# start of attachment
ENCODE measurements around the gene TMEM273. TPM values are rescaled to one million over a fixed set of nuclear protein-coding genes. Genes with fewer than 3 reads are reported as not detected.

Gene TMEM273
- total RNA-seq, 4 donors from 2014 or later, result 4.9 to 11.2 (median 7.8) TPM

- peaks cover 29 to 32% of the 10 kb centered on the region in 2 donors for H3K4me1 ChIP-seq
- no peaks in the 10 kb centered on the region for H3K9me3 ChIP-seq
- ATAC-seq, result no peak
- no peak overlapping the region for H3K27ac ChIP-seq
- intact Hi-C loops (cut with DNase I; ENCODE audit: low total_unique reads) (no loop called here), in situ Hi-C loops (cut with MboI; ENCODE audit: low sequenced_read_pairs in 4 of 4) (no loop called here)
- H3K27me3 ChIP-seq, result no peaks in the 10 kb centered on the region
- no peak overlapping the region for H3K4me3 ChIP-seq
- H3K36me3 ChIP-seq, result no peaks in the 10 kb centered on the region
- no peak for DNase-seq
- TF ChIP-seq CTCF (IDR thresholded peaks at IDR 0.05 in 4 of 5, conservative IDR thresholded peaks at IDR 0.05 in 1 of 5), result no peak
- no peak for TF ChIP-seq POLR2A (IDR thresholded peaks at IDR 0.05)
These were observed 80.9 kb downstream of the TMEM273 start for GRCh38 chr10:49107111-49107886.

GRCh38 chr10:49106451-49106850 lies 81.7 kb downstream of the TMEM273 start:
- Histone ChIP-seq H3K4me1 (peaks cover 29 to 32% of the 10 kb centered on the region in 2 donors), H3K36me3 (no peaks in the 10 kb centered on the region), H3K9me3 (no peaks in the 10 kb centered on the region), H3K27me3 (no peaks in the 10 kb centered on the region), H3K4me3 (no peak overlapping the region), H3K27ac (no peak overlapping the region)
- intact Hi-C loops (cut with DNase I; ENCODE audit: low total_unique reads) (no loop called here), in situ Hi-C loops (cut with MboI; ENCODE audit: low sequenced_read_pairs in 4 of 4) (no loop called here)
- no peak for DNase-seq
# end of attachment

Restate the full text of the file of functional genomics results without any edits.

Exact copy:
ENCODE measurements around the gene TMEM273. TPM values are rescaled to one million over a fixed set of nuclear protein-coding genes. Genes with fewer than 3 reads are reported as not detected.

Gene TMEM273
- total RNA-seq, 4 donors from 2014 or later, result 4.9 to 11.2 (median 7.8) TPM

- peaks cover 29 to 32% of the 10 kb centered on the region in 2 donors for H3K4me1 ChIP-seq
- no peaks in the 10 kb centered on the region for H3K9me3 ChIP-seq
- ATAC-seq, result no peak
- no peak overlapping the region for H3K27ac ChIP-seq
- intact Hi-C loops (cut with DNase I; ENCODE audit: low total_unique reads) (no loop called here), in situ Hi-C loops (cut with MboI; ENCODE audit: low sequenced_read_pairs in 4 of 4) (no loop called here)
- H3K27me3 ChIP-seq, result no peaks in the 10 kb centered on the region
- no peak overlapping the region for H3K4me3 ChIP-seq
- H3K36me3 ChIP-seq, result no peaks in the 10 kb centered on the region
- no peak for DNase-seq
- TF ChIP-seq CTCF (IDR thresholded peaks at IDR 0.05 in 4 of 5, conservative IDR thresholded peaks at IDR 0.05 in 1 of 5), result no peak
- no peak for TF ChIP-seq POLR2A (IDR thresholded peaks at IDR 0.05)
These were observed 80.9 kb downstream of the TMEM273 start for GRCh38 chr10:49107111-49107886.

GRCh38 chr10:49106451-49106850 lies 81.7 kb downstream of the TMEM273 start:
- Histone ChIP-seq H3K4me1 (peaks cover 29 to 32% of the 10 kb centered on the region in 2 donors), H3K36me3 (no peaks in the 10 kb centered on the region), H3K9me3 (no peaks in the 10 kb centered on the region), H3K27me3 (no peaks in the 10 kb centered on the region), H3K4me3 (no peak overlapping the region), H3K27ac (no peak overlapping the region)
- intact Hi-C loops (cut with DNase I; ENCODE audit: low total_unique reads) (no loop called here), in situ Hi-C loops (cut with MboI; ENCODE audit: low sequenced_read_pairs in 4 of 4) (no loop called here)
- no peak for DNase-seq